By Humphrey Thomas, ChFEBC, CDFA, AAMS
The rent or buy debate is an important one and it resonates with many because of past economic crises. Sadly, many people lost their homes through the 2008 financial crisis, and many more took a hit on the value of their properties.
Impact of Financial Crisis
But what overall impact has this had on home ownership? You might be interested in the following statistics:
- According to FinancialPlanning, in a five-year period following the economic downturn, 1.2 million people left the ranks of homeowners, while 4.2 million new renters emerged.
- There has been a corresponding boom in the construction of new rental apartments. The Wall Street Journal reported that each year since 2010, construction of apartments and condominiums has grown at a faster rate than single-family homes. In 2015, U.S. builders began construction on 396,600 units in buildings with two units or more – the most in a year since 1988.
Buying Versus Renting
This data points to a shift away from home ownership. But this begs the question: what is the most healthy way forward?Is buying a home still always better than renting? Most of us were raised to accept the conventional wisdom that renting is a waste of money.
The real answer, however, is that there is no one-size-fits-all solution to the rent or buy debate. Home ownership may still be a sound decision for some people, but it’s not always bound to be right for everyone. There are questions that you can ask yourself to assess your personal situation to determine whether renting or buying is the right choice for you.
1. How Long Do You Expect to Live in Home?
An estimated 43 million Americans will relocate this year. Around 40% of those will be work related, and another 18% will be military or government assignments. Obviously, the longer you can stay in a home, the more viable it will be to realize gains by owning it.
You need to honestly evaluate the stability of your life and your job. Renting can offer greater flexibility if you’re not sure where you’ll need to be in the near future.
2. Have You Factored in All the Costs of Home Ownership?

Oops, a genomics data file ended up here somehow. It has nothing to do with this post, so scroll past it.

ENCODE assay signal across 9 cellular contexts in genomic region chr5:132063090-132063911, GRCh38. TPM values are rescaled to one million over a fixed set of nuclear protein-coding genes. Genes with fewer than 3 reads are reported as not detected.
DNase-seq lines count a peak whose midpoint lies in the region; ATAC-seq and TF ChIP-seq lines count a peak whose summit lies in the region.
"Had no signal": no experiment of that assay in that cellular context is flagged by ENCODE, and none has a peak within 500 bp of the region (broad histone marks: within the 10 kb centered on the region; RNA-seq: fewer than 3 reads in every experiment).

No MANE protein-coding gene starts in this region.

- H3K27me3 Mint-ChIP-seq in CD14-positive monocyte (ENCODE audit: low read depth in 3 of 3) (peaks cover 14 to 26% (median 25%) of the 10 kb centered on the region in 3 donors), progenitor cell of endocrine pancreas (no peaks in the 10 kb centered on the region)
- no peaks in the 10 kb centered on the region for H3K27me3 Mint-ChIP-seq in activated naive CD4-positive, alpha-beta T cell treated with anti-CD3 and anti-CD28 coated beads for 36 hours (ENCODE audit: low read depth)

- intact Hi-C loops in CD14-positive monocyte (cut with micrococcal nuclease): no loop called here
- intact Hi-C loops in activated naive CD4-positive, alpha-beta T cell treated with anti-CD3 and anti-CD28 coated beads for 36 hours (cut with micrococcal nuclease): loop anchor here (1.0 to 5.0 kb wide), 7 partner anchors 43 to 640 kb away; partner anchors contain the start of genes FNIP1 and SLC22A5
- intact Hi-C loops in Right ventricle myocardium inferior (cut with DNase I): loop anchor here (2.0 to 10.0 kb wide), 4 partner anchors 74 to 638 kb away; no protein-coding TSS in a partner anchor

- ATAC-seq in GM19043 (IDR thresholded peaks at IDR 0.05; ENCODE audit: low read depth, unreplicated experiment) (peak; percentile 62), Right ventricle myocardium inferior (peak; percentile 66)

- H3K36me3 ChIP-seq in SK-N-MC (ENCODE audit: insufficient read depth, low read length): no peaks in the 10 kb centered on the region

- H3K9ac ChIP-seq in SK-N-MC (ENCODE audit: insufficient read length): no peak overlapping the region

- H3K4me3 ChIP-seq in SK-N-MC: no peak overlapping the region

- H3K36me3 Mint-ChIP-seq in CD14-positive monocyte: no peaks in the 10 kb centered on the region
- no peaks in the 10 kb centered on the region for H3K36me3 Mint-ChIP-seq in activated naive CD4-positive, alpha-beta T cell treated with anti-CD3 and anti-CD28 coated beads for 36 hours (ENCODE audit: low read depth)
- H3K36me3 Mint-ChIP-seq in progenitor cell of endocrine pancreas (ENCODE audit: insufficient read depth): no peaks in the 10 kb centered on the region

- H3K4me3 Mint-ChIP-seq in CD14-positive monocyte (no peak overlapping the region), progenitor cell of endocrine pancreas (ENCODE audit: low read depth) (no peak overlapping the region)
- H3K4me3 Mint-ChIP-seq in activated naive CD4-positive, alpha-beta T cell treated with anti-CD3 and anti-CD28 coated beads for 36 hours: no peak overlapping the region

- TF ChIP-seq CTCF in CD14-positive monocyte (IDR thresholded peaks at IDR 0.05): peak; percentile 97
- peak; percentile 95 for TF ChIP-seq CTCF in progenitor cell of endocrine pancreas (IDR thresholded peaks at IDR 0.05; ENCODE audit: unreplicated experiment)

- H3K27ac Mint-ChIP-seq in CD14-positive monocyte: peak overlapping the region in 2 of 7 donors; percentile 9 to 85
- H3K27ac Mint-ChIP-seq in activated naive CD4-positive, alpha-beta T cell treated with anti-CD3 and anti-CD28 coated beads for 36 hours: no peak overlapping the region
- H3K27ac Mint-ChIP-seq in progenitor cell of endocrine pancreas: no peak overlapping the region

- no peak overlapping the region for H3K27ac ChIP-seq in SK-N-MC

Many people make a false comparison between the cost of paying a mortgage with the cost of renting because they fail to consider all of the additional expenses incurred, such as:
- Property taxes
- Homeowner’s insurance
- Annual maintenance costs (1% to 4% of the home’s value according to HSH.com)
- Pest control
- Realtor fees when selling (typically 6%)
Paying for all these additional costs of owning a home may not be possible for some people. In some cases, renting and "wasting" your money may be the right decision if you are not prepared to pay for these additional costs.
3. Do You Have Enough Savings for Down Payment and Ongoing Maintenance?
Even if home ownership will be advantageous in the future, there are times when renting is the smarter strategy for your current situation. It can give you the time you need to build financial strength so you can safely and comfortably afford to buy. If a down payment will wipe out your entire savings and leave you with nothing left, buying a home may not be the best decision for you.
4. Does Home Ownership Make Sense in Overall Investment Portfolio?
For some people, it can be advantageous to move away from one large investment in real estate, converting your equity into liquid investable assets that offer a better annual rate of return. You still might choose to have real estate as part of your portfolio, but home ownership is not the only way to do this.
For example, real estate investment trusts (REITs) are similar to mutual funds and offer the ability to invest in the real estate market without personally owning property. If the residential housing market slows, rental and commercial properties tend to pick up, and REITs can allow you to take advantage of the sectors that are performing best at any given time.
Renting Has Downsides Too
The above questions might make you question whether buying a house is right for you or not, but keep in mind that renting has downsides too. The biggest unknown is the rate of inflation. A fixed-rate mortgage means that a homeowner can be confident that at least one part of their equation is not going to increase over time. A renter, however, is at the mercy of the market.
And for many people, of course, convenience is the most persuasive factor of all. But even this is a double-edged sword. Home ownership gives you the freedom to renovate and decorate as you see fit, and also to have whatever pets and hobbies you desire. Renting is far more restrictive. On the other hand, renters enjoy other conveniences such as freedom from maintenance chores.
The bottom line is that there are numerous factors that need to be realistically weighed. For some people, buying a home will be a good decision but for others renting can make just as much good sense. Whatever your housing situation is today and whatever you’ve thought of doing in the near future, carefully weighing the options and considering both short and long-term strategies can help you make the sound decisions that you need.
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This article was originally published on Investopedia.